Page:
Some were well-aware of their impending end, including Robert Mapplethorpe (1946-89), Felix Gonzalez-Torres (1957-96) and Israeli artist Absalon (1964-93), all of whom had AIDS. Absalon is represented not only in videos in which he acts out his angst by screaming or fist-fighting with the air, but also by a tiny, cramped, white-painted “cell” (with spaces for all the necessities found in an apartment, including a kitchen, bathroom and bed). Visitors are allowed to enter this minimalist “home,” only to feel the world closing in around them claustrophobically.
Few took on the subject of death as directly as Martin Kippenberger (1953-97), who painted his own versions of Théodore Géricault’s famed “The Raft of the Medusa” (it would have been helpful if the curators had provided a reproduction of the painting or even borrowed it from the Louvre as a reference), which depicts the dead and dying on a raft after a shipwreck. Kippenberger paints himself as a desperate man reaching out for help and even as a cadaver in these Baconesque paintings in lurid colors.
Mapplethorpe was rather literal in photos of himself posing with a skull, but his black-and-white images of ancient statues in smooth white marble, looking like frozen people, are lovely.
Other artists were physically limited by illnesses toward the end of their lives. Hans Hartung painted his last, very beautiful “action” paintings with a vine-spraying machine and relied on help from his assistants to make them. Joan Mitchell (1925-92), who had limited mobility in her arms, continued to paint on large canvases, but the results are understandably sketchier and less powerful than her earlier works. Willem de Kooning (1904-97), who suffered from memory loss (probably caused by Alzheimer’s disease) in the 1980s, nevertheless remained “alert and engaged” when painting. His last abstract works, far less complex than those that came before, have been the subject of great debate in the art world as to their artistic value, but the tide now seems to be turning toward an appreciation of them. Seen on their own here (it would have been nice to have a few earlier ones for comparison’s sake) they seem almost like cartoon abstract paintings, all twisting lines that are impressive for their use of color.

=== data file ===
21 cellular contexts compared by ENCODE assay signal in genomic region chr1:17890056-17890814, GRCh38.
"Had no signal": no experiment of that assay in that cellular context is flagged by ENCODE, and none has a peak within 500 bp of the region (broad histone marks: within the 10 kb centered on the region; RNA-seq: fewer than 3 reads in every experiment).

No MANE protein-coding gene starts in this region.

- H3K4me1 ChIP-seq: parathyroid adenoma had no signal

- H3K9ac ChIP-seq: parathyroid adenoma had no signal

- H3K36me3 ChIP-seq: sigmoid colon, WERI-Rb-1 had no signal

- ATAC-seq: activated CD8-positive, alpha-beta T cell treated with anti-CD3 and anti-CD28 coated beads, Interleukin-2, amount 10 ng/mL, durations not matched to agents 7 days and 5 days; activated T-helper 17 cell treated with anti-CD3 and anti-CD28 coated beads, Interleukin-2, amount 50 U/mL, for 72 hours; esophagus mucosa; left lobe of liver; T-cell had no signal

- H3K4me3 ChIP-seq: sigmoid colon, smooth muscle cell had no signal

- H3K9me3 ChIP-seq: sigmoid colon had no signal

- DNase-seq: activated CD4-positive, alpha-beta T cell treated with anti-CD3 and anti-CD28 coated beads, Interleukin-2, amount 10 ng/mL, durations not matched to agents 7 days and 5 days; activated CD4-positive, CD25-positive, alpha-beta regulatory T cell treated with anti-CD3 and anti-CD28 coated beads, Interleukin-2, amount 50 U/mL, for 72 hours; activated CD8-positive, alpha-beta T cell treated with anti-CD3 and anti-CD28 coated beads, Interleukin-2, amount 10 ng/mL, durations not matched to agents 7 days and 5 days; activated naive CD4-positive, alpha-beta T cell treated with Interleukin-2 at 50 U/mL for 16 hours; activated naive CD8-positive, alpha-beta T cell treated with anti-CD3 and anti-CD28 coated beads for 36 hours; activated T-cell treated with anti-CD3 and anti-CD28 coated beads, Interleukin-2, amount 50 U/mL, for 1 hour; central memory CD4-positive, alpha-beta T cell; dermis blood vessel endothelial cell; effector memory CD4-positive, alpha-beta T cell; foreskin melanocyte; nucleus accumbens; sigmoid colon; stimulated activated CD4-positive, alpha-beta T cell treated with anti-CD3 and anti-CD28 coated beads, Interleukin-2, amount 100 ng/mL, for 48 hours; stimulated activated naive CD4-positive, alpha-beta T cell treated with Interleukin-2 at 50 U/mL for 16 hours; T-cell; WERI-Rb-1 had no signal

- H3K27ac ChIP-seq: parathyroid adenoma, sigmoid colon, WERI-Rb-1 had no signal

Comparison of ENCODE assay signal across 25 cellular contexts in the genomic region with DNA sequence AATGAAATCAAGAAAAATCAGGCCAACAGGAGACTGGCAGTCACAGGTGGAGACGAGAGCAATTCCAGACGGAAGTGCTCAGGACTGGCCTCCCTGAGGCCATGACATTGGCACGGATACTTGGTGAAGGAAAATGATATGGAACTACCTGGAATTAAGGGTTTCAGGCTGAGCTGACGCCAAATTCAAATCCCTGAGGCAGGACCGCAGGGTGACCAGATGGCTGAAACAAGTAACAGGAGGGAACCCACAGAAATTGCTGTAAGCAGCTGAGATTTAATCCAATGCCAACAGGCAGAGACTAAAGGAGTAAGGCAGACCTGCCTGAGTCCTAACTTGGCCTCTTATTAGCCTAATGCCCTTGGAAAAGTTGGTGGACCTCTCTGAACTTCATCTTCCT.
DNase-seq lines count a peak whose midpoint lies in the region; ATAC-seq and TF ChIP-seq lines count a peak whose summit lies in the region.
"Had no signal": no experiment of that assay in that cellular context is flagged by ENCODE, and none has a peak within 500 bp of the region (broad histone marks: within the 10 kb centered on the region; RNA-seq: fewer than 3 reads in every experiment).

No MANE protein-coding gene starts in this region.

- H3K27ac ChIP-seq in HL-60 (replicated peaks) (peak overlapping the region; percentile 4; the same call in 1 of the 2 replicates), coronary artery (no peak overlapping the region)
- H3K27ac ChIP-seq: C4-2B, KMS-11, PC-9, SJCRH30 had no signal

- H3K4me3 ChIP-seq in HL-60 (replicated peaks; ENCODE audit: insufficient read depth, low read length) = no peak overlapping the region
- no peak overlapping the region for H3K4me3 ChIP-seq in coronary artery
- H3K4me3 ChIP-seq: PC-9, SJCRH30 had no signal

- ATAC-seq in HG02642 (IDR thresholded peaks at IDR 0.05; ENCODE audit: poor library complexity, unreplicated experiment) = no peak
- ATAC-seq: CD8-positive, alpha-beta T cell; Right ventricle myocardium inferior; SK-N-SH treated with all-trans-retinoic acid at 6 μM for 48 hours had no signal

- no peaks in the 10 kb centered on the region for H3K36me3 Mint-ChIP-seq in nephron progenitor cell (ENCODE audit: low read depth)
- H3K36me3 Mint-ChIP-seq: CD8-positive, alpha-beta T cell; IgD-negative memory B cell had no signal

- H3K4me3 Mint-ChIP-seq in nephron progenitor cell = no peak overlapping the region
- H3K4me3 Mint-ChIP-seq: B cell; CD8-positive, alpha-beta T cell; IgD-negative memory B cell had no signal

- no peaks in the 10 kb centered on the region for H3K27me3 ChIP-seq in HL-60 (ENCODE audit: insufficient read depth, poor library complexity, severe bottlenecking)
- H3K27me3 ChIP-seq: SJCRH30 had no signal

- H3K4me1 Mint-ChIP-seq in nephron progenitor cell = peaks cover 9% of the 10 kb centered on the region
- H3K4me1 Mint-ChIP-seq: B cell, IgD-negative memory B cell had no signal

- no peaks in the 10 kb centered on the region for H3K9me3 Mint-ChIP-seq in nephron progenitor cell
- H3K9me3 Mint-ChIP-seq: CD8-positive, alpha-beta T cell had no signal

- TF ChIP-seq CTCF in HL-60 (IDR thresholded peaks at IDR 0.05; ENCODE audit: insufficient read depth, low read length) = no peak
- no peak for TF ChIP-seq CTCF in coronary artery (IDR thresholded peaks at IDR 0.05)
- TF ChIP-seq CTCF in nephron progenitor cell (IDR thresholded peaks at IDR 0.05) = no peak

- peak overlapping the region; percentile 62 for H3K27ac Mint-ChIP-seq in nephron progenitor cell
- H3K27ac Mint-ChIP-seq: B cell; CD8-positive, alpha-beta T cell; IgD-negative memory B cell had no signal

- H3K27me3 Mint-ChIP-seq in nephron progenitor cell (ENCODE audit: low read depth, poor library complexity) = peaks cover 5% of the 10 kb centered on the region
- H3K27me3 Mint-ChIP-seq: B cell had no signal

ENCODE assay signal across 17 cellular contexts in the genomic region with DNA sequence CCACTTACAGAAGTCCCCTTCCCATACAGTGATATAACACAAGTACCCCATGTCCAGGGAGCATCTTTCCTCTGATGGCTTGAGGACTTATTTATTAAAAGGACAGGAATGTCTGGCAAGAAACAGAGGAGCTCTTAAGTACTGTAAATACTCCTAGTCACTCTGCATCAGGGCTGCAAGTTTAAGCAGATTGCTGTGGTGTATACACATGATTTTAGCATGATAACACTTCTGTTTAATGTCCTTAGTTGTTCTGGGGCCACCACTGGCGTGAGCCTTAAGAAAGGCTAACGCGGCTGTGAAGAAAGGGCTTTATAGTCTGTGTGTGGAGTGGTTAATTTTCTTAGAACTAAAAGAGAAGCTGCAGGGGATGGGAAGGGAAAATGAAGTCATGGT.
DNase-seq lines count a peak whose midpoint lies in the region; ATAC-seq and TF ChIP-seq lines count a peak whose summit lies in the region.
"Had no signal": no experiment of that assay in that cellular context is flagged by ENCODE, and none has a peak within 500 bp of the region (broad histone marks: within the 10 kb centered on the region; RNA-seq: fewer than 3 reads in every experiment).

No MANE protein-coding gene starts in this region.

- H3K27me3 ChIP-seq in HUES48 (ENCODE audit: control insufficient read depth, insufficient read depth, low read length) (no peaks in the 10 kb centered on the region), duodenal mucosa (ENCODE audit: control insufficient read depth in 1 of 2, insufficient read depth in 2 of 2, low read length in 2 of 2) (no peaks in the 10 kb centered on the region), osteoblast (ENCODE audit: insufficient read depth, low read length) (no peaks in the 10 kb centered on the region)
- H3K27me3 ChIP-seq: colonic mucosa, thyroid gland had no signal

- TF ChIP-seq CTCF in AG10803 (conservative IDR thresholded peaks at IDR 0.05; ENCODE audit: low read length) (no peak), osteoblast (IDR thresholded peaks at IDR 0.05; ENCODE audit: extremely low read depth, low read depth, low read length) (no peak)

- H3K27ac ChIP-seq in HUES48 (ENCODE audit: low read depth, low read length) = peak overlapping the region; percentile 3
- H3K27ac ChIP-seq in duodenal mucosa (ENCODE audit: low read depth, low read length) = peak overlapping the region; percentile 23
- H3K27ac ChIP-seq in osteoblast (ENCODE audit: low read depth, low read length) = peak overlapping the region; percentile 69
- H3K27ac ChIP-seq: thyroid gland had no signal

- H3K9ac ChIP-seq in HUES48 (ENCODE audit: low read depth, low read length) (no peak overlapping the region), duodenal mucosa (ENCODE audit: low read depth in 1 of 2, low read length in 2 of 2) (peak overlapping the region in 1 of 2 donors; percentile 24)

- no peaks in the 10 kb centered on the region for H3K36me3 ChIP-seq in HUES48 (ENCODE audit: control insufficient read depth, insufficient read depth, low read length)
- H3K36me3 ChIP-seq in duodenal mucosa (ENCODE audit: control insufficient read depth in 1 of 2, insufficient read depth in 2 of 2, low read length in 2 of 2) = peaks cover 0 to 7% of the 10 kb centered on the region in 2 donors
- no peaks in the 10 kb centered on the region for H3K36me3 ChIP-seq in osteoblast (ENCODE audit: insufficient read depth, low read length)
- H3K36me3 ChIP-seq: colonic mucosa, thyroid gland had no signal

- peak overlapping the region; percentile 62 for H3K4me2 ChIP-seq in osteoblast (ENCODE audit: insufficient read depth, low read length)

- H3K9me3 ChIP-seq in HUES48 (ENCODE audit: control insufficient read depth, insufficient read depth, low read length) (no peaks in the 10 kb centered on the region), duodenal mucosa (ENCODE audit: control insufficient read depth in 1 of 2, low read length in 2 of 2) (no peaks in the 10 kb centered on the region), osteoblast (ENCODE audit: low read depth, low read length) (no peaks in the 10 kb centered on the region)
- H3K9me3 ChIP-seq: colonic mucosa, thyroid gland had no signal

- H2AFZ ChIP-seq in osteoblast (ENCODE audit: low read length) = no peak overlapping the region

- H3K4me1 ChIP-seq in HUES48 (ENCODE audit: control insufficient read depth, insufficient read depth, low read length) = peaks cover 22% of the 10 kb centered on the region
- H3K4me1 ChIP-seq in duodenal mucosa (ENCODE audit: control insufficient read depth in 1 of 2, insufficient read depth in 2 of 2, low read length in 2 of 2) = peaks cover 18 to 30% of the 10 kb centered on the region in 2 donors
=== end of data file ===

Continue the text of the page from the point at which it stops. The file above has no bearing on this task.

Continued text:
Hannah Villiger (1951-97), the only other woman in the show, was diagnosed with tuberculosis in 1980 and grew increasingly frail over the years. She is represented by large-scale color photographs, which seem abstract at first glance, of details of blood-red fabric, with glimpses of her emaciated body showing through here and there.
This exhibition brings to mind Henri Matisse, who, when forced to stop painting by illness, started making his wonderful paper cutouts. For artists, it seems, life can go on even in the face of death.
Centre Pompidou: 19, rue Beaubourg, 75004 Paris. Tel.: 01 44 78 12 33. Open 11 a.m.-9 p.m. Closed Tuesday. Métro: Rambuteau. Admission: €10-€12. Through March 8. www.centrepompidou.fr
Musée d’Art Moderne de la Ville de Paris: 11, avenue du Président Wilson, 75116 Paris. Métro: Alma-Marceau or Iéna. Tel.: 01 53 67 40 00. Open Tuesday-Sunday, 10 a.m.-6 p.m. (Thursday until 10 p.m.). Closed on Mondays and public holidays. Admission: €9. Through January 10. www.mam.paris.fr
© 2009 Paris UpdateFavorite